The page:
Tuesday 15 July 2008

Transports of Delight

On Sunday I took my first ever helicopter flight, from Illawarra Regional Airport near Shellharbour, south of Wollongong in New South Wales. I was excited about the prospect, but also worried that the experience would be unnerving, with visions of the puny craft being tossed around by high winds once aloft.

I needn't have worried. As we slowly lifted off it felt as if a giant hand was lifting the helicopter up on a piece of taut string, but after that the journey above Lake Illawarra, Shellharbour, Kiama and the Illawarra Escarpment was superbly smooth.

For some reason I'm always overly pleased with travelling on a new form of transport, as if ticking it off a mental list. Here are five other forms of unconventional transport that made me smile:
  • Camel. AKA the ship of the desert, while I was living in Egypt. Some people don't like the rocking motion, but I really appreciated the breadth and sturdiness of the camel compared to the few horses I'd been on.
  • Funicular railway. There's something rather fun about zipping up the side of a mountain at a decidedly unconventional angle. I've been on funiculars in Budapest, Hungary; Zakopane, Poland; Wellington, New Zealand; Santiago, Chile; Vilnius, Lithuania; and in the Tatra Mountains of Slovakia.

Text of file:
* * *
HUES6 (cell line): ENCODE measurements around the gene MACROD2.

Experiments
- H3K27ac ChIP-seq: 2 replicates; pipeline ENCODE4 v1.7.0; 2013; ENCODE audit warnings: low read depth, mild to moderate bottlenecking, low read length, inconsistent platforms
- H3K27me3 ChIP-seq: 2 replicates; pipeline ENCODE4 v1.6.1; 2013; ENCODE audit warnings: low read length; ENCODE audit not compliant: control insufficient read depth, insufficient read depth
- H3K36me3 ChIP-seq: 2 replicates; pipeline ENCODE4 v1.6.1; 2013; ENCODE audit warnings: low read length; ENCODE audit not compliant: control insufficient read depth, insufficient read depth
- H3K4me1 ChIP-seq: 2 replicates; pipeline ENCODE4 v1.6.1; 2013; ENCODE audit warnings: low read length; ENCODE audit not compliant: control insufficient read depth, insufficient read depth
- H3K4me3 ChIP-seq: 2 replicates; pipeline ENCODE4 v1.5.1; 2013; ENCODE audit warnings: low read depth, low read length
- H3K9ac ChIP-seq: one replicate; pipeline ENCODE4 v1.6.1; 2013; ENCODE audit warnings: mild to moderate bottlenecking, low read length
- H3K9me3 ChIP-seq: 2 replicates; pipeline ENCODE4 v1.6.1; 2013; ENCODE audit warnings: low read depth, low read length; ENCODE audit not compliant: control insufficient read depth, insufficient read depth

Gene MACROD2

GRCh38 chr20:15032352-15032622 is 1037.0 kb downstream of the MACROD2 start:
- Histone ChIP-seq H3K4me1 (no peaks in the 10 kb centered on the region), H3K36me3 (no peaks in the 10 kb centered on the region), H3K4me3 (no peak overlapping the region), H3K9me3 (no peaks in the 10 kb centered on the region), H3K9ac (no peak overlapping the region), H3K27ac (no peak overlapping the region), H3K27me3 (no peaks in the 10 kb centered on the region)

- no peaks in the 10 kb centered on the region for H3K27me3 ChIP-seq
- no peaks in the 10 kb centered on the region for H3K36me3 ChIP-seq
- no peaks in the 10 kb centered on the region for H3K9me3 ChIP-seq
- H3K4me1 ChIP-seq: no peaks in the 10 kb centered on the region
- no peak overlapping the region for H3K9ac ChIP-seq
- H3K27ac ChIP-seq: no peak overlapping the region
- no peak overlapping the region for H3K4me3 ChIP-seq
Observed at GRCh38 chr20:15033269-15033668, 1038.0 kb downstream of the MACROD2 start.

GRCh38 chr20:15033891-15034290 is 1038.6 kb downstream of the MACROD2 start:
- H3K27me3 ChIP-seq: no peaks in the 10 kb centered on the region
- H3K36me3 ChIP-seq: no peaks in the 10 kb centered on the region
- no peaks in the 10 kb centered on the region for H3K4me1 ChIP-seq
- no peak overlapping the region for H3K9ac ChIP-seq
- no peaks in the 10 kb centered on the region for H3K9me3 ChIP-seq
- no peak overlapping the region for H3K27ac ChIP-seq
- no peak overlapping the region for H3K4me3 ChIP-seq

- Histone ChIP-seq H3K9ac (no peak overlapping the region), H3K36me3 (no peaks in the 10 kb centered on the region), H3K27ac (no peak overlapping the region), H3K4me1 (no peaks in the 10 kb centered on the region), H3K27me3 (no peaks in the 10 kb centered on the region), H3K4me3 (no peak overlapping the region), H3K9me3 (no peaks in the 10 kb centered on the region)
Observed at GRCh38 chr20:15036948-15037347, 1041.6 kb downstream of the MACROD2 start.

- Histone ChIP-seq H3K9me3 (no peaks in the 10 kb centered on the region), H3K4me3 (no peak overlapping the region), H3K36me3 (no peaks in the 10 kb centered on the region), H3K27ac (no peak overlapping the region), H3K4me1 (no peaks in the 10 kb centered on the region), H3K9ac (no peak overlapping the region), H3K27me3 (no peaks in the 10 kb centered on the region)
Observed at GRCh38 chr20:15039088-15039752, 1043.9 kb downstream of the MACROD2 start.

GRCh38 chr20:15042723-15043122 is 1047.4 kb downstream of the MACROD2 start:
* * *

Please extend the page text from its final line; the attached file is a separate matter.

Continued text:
• Unmanned train. Nothng says "the future has arrived" more than travelling on a train with no driver. Aside from the occasional short unmanned rail journey between airport terminals, I've enjoyed driverless travel on the Docklands Light Railway in London.
  • Cable car. I've been on two types of these. The type with multiple small cars hauled along by a moving cable, jangling alarmingly as they pass over the supports; and the larger car that hauls itself up a support-less cable to the peak of a very high mountain. Have been on the first type to Mount Kasprowy Wierch on the Polish side of the Tatras, and to Skalnaté Pleso on the Slovak side. And from there, on the second type all the way up to Lomnický Štít at 2634 metres above sea level. Great view!
  • Glass-bottom boat. The classic craft of gentle seaside tourism, allowing a view at the fish, coral and other attractive marine items below. However, the first time I set forth in one of these, on the Red Sea off Hurghada, Egypt, the swell made me ever-so-slightly seasick.
Which brings me to this very morning, when Narrelle and I walked across Princes Bridge in Melbourne, crossing the Yarra River on our morning walk to work. We looked up about 7.45am and saw the forms of several hot-air balloons on the horizon, passing over the iconic Melbourne Cricket Ground, and the nearby ferris wheel and Circus Oz tent.

Now there's a form of transport I haven't yet been on! Hmm...

Tim Richards travelled courtesy of Tourism Shellharbour.

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